My husband, Dave, was a radio DJ for about two decades and held positions in several cities across the United States. One of the places he worked was in Flint, Michigan, where he met Michael J Thorp and developed a lifelong friendship. Several years ago I had the pleasure of reading The Great, Great Lakes Trivia Test: The Who, What, Where, When, Why and How of Michigan (Amazon) and really enjoyed it. After all, my parents were both Yoopers (that’s the affectionate nickname given to those living in Michigan’s Upper Peninsula U.P.) and I’ve spent a lot of time in Wisconsin’s neighboring state. When Dave told me Thorp had written a new book and would I be interested in reading, I jumped at the chance. I was given a copy of Michiganians You Should Know: (Plus Some You Do and Don’t Know Why) (Amazon) in exchange for an honest review. All opinions expressed as my own.
From Amazon: “Michiganians have some amazing stories, and veteran broadcaster and author Michael J. Thorp is just the guy to tell them. Have you heard about the Michigan priest who worked at a prison guarding the Jessie James Gang? How about the Michigan natives who invented the electric stove and the rear-view mirror?
There are stories about:
• the brothers who first called soda, “pop”
• the man who almost drained one of Michigan’s most beautiful lakes
• the mapmaker who made up names to fill his maps of Michigan
• the Mackinac Island resident who discovered the famous Oregon Trail to the West, while heading East
• the Michigan baseball star famous for losing his job
• the Academy Award winning actress who hired a personal trainer to keep herself at the steady weight of 200 pounds.
• the voice of Shaggy
You will be astonished to learn what these Michiganians accomplished, even if you never heard of them before, and maybe even if you have!”
I myself, along with 58% of Michigan residents, prefer the term Michigander, as popularized (but not coined by) Abraham Lincoln. But I’m not the author of the book, so Michiganian it is. 🙂 This book is divided into sections of Michiganians: Musical, Military, Inventive-Scientific-Medical, Aeronautical, Political, Mapmaking, Movie Making, Namesake Michiganians, Immigrants and Miscellaneous. Obvious and overly famous Michiganians like Henry Ford or President Gerald Ford or Motown founder Barry Gordy are not mentioned, and neither are Dr. Kellogg or C.W. Post, who made Battle Creek Cereal U.S.A. So I guess I can forgive Thorp for also not including Glenn Frey of The Eagles, who was a member of the biggest rock group of the 1970s and holds the record for the biggest selling album of all time (Greatest Hits Volume 1) (Amazon), beating out Michael Jackson’s Thriller (Amazon).
Michiganians You Should Know is written in a conversational style, full of interesting tidbits of trivia that many Michigan natives might not even know. As he explains in the forward, there are many things in Michigan that have a name and the reason why is lost to history. Thorp was on a news set one day giving the evening news. “‘I’m at the anchor desk reporting that a former Detroit Mayor was going to prison after being sentenced at the Frank Murphy Hall of Justice… I thought to myself, who is Frank Murphy and what did he ever do to always be associated with criminals?'” Now Thorp is trying to bring those Michigan trailblazers to the forefront once again.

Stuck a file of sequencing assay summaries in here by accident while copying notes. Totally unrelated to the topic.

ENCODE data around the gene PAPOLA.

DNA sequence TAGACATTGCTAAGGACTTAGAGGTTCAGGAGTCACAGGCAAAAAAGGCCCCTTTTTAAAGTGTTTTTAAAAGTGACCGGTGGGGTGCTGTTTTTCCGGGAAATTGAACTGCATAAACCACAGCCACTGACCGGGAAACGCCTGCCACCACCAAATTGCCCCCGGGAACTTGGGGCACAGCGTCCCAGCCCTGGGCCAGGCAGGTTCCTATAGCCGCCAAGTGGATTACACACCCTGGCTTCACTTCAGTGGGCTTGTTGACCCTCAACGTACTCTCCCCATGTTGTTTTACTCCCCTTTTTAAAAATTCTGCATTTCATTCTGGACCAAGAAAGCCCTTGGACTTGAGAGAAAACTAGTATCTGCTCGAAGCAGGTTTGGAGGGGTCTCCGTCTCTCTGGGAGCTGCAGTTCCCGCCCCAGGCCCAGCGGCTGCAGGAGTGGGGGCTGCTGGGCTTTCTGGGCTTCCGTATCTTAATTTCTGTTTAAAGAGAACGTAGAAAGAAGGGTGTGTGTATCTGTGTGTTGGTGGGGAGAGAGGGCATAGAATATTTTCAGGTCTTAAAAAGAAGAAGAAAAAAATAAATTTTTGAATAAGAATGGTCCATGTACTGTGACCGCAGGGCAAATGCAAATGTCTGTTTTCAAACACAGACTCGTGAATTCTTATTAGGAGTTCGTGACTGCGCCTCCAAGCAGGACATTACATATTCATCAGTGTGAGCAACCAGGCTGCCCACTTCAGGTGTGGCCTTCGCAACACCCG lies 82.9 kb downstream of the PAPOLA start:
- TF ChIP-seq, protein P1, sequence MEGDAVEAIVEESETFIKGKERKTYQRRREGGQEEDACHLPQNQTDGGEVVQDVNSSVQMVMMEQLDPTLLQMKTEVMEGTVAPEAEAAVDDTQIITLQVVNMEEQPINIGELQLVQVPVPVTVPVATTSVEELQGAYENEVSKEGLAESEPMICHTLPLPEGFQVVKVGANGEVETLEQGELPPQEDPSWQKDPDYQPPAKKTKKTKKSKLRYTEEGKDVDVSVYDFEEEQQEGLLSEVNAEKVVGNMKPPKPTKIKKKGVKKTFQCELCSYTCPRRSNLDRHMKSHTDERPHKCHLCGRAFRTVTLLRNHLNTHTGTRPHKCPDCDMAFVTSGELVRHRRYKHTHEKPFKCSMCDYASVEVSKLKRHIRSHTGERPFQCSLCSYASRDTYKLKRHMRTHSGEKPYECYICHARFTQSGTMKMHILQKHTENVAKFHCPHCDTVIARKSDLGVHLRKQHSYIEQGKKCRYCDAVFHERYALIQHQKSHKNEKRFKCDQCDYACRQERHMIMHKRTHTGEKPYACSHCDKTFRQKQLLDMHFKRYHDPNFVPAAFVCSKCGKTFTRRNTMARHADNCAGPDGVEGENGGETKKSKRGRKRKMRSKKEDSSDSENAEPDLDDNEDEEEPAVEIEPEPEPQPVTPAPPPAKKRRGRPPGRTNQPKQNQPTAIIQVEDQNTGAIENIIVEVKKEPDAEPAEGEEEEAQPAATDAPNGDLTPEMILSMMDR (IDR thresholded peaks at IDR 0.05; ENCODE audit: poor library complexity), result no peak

For the most part, I did not know most of the Michiganians, or if I knew them, I didn’t know they were from the state until reading the book. I knew the former slave, great abolitionist and women’s rights advocate Sojourner Truth settled in Michigan, and I knew about Father Marquette the missionary because he made his way to Green Bay, too, but I didn’t know that 1930s character actress Marie Dressler, who won an Academy Award, was from the state. I found out where the term “pop” came from when referring to carbonated drinks (that soda vs. pop question permeates Wisconsin, too), and I found out the man who was most responsible for the Mighty Mack, the Mackinac Bridge connecting Upper and Lower Michigan. Did you know Gerber Foods for babies also started in Michigan? And I learned just who was Edmund Fitzgerald and why a ship was named for him, made famous by Gordon Lightfoot’s song chronicling the sinking of that ship.
Every week on one of our oldies radio stations, they still play America’s Top 40 with Casey Kasem. Man, I used to stop everything I was doing on Sunday nights when growing up in the 1970s and 80s and listen to the show. However, the show was so long that I usually didn’t listen to the whole thing. The first week I listened all the way through from 40 to 1, Rick Springfield’s “Jessie’s Girl” was #1, with Hall & Oates “Kiss on My List” at #2. I had no idea that Kasem was from Michigan until I read this book. Kasem was also an actor who appeared in movies and on TV, like the Nancy Drew and Hardy Boys Mysteries television show as a Columbo-like character, More famously, he did voiceover work, as Robin on some of the Super Friends seasons, and as the voice of Shaggy on Scooby Doo for about 30 years.
Even though I’m not from Michigan, I enjoyed learning more about Wisconsin’s neighboring state and the stories behind long-forgotten Michiganians (or Michiganders, if you prefer. 😉
For more reviews, visit www.bargain-sleuth.com
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